Sunday, February 16, 2014

Grandma Grace's Final Flight

We have a very important post today. I’m going to let Mike write it from his own viewpoint, so nothing gets lost in translation. Take it away, boss!

Slipping the Surly Bonds of Earth
February 14, 2014


Today I finally got to have my “Ultimate Barnstormer” experience in History Flight’s North American AT-6, a World War II-vintage two-seat trainer. Originally I’d hoped to go on January 30th, to mark the 50th anniversary of my 1964 carrier qualification, but bad weather forced a postponement. Somewhere early in the planning process, the mission grew into something more noteworthy and much more poignant: the scattering of my mother’s ashes over the Atlantic, just off of Canaveral National Seashore.

For nearly three years Jeannie and I had debated about where Mom’s ashes should be scattered. Our initial preference was for a whitewater river somewhere in the mountains of North Carolina or Georgia. But the logistics of a long drive kept getting in the way. That delay turned out to have been a good thing! Soon after “warbird flight” showed up on my bucket list, Jeannie suggested that I take Mom along, since she’d been a licensed pilot, and that burial at sea would be perfect since she was also a sailor. Clever Jeannie!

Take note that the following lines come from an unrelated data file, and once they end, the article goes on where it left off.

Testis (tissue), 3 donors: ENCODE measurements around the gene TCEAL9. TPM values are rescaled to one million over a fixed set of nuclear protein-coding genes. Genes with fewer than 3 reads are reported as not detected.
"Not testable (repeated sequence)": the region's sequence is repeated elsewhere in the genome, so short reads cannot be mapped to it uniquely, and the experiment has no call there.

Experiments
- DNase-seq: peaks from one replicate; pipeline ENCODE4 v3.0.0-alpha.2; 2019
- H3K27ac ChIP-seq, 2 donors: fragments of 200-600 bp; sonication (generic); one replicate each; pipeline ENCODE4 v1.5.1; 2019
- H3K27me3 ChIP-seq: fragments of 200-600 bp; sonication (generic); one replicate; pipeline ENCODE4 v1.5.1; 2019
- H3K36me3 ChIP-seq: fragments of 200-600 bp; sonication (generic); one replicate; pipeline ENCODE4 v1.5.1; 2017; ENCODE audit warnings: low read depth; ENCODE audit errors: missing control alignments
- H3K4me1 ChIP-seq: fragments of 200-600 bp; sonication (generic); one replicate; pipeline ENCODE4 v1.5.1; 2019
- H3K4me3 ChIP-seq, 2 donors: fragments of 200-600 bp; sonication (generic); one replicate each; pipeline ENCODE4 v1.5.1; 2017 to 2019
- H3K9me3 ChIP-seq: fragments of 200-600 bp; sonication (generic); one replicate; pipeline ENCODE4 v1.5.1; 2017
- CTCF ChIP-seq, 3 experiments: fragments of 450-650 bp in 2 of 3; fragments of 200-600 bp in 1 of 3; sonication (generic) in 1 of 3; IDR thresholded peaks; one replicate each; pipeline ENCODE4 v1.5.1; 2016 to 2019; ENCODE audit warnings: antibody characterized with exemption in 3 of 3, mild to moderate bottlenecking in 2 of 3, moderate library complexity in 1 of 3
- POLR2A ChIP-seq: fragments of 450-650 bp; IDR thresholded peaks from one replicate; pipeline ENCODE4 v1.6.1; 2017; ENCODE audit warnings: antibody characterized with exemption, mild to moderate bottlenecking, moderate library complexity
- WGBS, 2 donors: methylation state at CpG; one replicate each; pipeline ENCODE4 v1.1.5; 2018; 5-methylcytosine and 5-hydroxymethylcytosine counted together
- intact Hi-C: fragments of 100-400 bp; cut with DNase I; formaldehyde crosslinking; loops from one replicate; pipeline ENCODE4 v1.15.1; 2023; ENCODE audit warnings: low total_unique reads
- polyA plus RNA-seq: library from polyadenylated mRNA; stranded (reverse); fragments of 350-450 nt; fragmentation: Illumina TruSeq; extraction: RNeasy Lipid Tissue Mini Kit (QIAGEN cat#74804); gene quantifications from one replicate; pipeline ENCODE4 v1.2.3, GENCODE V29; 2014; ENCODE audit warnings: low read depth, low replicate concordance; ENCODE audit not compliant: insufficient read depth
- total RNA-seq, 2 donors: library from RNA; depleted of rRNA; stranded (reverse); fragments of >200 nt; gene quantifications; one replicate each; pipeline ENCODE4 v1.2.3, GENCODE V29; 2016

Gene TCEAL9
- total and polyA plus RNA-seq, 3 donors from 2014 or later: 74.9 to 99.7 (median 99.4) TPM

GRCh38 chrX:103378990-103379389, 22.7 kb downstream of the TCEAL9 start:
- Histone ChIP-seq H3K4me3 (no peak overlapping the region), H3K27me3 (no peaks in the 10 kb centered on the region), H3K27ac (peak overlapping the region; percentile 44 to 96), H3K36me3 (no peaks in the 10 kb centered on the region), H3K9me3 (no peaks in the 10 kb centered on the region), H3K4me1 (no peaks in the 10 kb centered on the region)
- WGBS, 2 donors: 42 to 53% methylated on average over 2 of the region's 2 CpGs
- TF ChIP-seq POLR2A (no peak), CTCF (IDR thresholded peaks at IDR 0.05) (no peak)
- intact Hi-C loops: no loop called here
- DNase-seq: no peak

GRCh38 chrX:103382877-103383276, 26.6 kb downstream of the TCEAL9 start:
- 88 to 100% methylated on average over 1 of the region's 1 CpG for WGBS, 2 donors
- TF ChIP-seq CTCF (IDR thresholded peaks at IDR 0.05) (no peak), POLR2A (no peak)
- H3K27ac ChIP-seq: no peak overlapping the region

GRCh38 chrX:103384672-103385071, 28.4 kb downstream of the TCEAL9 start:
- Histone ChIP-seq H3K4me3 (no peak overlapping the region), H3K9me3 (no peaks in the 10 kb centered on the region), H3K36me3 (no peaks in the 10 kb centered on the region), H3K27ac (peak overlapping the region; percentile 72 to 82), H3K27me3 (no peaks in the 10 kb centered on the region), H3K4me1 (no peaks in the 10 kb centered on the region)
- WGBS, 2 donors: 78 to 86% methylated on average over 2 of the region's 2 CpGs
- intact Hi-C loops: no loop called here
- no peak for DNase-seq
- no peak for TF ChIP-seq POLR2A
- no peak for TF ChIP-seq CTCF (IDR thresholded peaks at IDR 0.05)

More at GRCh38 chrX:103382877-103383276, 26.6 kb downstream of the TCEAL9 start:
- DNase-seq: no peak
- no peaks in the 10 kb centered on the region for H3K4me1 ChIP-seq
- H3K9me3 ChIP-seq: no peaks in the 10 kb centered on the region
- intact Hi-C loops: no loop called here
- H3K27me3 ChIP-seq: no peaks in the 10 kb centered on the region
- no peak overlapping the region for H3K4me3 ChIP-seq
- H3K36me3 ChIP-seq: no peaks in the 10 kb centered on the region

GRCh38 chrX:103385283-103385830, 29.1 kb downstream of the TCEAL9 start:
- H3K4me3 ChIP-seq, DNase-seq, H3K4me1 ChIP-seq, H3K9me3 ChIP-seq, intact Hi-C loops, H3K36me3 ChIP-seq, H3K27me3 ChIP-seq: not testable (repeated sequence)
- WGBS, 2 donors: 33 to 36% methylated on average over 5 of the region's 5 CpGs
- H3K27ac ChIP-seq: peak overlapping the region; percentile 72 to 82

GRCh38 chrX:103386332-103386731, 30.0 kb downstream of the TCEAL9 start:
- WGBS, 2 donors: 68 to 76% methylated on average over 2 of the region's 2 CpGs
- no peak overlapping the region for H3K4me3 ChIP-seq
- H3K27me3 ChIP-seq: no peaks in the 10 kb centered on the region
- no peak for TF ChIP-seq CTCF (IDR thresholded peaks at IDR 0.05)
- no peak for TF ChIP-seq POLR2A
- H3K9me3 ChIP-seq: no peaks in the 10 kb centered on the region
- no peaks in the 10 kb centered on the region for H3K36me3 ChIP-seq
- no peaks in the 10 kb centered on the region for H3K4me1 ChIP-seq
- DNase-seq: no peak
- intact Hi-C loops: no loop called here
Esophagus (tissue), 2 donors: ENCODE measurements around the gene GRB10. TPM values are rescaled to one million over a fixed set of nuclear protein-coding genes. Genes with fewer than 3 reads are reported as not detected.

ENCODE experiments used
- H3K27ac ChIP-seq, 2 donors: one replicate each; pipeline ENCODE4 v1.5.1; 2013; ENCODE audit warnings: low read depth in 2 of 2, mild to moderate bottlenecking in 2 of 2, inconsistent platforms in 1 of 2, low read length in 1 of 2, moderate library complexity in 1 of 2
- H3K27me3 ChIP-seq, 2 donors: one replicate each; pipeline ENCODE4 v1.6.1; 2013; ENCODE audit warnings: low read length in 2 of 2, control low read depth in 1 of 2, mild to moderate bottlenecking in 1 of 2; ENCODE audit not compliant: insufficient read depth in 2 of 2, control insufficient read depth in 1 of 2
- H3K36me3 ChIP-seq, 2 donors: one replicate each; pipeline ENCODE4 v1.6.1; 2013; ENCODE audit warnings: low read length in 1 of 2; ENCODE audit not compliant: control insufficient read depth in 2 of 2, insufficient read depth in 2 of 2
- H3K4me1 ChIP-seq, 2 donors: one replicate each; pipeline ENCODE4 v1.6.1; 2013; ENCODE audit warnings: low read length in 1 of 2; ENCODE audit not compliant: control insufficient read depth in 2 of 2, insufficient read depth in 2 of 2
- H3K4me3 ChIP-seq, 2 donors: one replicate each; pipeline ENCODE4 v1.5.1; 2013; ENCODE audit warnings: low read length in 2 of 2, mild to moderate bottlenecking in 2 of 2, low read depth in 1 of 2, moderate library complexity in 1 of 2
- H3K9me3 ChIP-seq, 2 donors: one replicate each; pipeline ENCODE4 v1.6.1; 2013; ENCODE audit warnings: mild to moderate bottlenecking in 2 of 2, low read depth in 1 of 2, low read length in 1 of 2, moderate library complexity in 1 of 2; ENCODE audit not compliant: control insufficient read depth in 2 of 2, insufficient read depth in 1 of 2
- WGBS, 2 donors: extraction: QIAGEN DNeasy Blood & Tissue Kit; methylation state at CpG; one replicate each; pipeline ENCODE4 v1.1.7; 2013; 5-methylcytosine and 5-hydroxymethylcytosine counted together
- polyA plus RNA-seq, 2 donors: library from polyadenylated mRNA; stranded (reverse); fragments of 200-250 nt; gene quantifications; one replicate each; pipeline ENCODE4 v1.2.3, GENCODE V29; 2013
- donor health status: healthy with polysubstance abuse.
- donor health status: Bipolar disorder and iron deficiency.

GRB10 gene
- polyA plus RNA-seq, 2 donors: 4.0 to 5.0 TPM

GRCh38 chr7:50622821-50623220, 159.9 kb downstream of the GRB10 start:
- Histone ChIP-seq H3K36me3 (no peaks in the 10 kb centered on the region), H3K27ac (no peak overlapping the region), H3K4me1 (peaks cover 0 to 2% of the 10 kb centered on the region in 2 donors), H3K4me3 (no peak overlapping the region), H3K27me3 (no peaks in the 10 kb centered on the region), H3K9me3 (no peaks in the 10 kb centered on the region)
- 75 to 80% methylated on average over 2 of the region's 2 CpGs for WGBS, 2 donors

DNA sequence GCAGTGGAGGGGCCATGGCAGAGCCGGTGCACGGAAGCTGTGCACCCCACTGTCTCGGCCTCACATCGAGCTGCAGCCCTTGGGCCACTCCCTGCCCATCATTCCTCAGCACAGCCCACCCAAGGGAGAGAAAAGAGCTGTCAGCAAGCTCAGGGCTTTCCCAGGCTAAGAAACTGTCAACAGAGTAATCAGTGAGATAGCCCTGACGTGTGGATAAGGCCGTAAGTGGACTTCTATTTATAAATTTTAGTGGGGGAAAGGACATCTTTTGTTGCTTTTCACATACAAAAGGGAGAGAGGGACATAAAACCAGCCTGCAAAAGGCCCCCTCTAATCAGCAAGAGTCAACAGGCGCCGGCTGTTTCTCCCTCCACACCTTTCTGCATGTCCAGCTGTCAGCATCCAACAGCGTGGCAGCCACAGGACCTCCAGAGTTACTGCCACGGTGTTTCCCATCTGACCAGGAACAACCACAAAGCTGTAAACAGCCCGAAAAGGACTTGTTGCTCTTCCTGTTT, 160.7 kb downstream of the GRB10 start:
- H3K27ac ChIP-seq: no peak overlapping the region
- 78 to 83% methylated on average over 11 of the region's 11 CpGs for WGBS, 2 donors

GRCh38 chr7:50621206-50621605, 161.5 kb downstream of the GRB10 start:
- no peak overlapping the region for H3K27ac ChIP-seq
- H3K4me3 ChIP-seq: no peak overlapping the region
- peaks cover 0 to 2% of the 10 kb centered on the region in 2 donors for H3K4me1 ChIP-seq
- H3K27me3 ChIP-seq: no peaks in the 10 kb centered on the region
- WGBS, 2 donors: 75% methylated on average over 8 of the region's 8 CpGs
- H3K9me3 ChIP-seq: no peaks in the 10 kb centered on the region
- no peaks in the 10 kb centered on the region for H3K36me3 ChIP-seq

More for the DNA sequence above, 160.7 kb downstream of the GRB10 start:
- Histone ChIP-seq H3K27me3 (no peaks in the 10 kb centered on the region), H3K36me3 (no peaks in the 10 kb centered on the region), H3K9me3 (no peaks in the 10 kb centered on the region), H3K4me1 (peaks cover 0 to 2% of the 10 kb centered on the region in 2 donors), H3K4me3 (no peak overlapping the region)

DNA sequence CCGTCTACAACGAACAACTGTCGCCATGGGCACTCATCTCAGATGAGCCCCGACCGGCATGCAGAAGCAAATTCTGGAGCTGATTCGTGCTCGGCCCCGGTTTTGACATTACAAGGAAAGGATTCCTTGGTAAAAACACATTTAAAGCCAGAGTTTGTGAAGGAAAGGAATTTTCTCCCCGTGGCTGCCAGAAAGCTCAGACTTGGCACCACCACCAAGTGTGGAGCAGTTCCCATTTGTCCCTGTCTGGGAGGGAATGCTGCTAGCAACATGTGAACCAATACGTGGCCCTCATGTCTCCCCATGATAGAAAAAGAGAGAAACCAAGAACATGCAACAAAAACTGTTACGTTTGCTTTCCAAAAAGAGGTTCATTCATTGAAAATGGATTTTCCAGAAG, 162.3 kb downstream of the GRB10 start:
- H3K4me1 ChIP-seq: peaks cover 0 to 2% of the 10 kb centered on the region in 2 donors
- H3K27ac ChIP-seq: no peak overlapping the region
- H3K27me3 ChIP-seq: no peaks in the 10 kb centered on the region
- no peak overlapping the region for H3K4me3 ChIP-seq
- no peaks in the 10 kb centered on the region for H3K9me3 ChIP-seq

I met the History Flight pilot, John Makinson, at the DeLand Airport at 2:00 P.M. We were in the air shortly before 3:00. Unbeknownst to me, John had arranged a wonderful surprise: a two-plane “honor escort” consisting of a second AT-6 and a Beech T-34. This meant that Mom would get to enjoy not only some aerobatics before her final sendoff, but a little formation flying as well!

We began the hop with the two AT-6’s doing a section takeoff, while the T-34 followed close behind and joined us soon after.


Departing the pattern, we flew over Brandywine twice so Jeannie could see us. Then we headed for the coast just south of New Smyrna Beach.


As we went “feet wet” the escort planes broke off to return home. John and I took up a north-south pattern near the National Seashore, where he demonstrated an aileron roll and a loop. Then he let me do three loops by myself (what an awesome but strangely familiar feeling after more than 50 years!) and captured the last one on video!

When time came to let Mom go, John handled both the plane and the ash bag so I could get some pictures. As I told him afterwards, they’d have been even better if I’d turned my camera on. Luckily the plane has three videocameras: one in the tail, one in the front cockpit, and one on the right wingtip. The latter captured some great views of the event.


I got to fly us back to DeLand, except of course for the landing. We were on the ground around 4:00. Our total flight time was 1.2 hours. John endorsed my logbook for the full 1.2 and Mom’s for .6 hours. In Mom’s book we showed her points of departure and arrival as DeLand and the Atlantic Ocean, respectively, and before signing John noted, “Left up in the sky @ 1300’ soaring with the angels.”